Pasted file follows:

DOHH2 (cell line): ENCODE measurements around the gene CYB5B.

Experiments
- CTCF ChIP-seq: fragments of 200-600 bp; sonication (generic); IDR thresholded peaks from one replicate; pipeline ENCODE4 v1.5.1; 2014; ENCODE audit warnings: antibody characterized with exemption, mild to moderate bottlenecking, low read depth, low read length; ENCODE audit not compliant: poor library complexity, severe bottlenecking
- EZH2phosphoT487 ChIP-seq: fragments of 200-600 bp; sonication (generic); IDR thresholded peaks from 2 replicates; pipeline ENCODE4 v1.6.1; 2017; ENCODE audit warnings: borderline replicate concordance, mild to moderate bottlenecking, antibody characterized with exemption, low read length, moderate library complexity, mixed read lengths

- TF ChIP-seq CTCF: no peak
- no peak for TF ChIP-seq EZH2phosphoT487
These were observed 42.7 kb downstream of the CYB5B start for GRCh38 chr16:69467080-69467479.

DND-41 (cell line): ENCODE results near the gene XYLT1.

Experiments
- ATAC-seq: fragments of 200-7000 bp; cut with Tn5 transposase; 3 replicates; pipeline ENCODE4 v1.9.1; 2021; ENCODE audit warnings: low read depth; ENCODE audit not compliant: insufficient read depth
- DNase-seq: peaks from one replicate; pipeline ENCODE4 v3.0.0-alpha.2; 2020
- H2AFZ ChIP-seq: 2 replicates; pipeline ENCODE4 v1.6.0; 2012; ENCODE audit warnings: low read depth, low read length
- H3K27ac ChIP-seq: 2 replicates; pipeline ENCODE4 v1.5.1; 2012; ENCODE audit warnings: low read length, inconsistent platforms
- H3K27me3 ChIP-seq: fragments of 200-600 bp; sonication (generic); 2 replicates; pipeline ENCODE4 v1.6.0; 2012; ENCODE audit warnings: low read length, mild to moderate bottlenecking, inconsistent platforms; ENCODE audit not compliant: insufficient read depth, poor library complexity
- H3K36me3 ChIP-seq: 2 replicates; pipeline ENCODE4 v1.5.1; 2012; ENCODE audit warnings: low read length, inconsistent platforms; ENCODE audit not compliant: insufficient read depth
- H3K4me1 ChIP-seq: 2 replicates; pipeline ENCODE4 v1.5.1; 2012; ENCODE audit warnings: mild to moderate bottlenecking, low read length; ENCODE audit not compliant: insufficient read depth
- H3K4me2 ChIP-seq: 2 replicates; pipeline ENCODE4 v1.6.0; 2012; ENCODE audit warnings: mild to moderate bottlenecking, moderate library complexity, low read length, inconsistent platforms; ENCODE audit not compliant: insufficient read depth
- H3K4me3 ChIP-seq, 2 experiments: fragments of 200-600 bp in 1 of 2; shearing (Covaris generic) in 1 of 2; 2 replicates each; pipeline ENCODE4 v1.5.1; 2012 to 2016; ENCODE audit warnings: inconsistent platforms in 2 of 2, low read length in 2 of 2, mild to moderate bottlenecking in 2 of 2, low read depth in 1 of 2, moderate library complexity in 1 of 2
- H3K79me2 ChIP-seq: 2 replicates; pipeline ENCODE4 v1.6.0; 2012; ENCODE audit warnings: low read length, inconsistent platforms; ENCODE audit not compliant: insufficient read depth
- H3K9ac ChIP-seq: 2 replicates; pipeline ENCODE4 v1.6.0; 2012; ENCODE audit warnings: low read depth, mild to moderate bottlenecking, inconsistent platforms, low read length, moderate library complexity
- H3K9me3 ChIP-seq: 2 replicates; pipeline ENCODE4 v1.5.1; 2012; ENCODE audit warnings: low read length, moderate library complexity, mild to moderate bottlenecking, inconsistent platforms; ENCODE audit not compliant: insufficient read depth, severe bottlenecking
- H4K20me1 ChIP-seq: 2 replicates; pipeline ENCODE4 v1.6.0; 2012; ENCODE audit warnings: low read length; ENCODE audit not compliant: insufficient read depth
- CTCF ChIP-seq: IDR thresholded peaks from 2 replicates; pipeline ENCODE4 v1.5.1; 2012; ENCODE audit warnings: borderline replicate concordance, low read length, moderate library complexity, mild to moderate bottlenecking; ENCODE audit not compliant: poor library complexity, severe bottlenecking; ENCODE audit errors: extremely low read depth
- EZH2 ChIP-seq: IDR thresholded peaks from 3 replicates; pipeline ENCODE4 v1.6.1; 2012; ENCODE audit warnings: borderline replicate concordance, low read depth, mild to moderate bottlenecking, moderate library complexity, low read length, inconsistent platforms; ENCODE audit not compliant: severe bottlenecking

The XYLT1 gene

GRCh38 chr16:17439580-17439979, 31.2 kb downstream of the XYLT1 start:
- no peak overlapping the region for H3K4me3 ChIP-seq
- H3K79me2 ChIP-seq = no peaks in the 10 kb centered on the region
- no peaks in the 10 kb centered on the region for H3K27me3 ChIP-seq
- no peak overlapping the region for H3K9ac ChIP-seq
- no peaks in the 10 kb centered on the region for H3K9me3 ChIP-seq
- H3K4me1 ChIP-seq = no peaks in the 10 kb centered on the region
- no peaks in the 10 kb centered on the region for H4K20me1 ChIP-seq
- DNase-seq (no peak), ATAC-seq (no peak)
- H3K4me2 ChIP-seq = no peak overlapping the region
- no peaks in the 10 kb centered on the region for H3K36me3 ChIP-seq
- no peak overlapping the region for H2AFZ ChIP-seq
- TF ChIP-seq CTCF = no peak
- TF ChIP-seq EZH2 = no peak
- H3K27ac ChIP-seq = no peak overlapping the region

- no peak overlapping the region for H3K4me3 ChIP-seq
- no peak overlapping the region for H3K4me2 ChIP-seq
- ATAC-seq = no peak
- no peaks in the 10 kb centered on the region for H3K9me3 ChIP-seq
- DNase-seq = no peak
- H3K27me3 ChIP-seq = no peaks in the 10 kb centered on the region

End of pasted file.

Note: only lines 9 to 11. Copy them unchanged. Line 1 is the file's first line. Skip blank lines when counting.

Experiments
- ATAC-seq: fragments of 200-7000 bp; cut with Tn5 transposase; 3 replicates; pipeline ENCODE4 v1.9.1; 2021; ENCODE audit warnings: low read depth; ENCODE audit not compliant: insufficient read depth
- DNase-seq: peaks from one replicate; pipeline ENCODE4 v3.0.0-alpha.2; 2020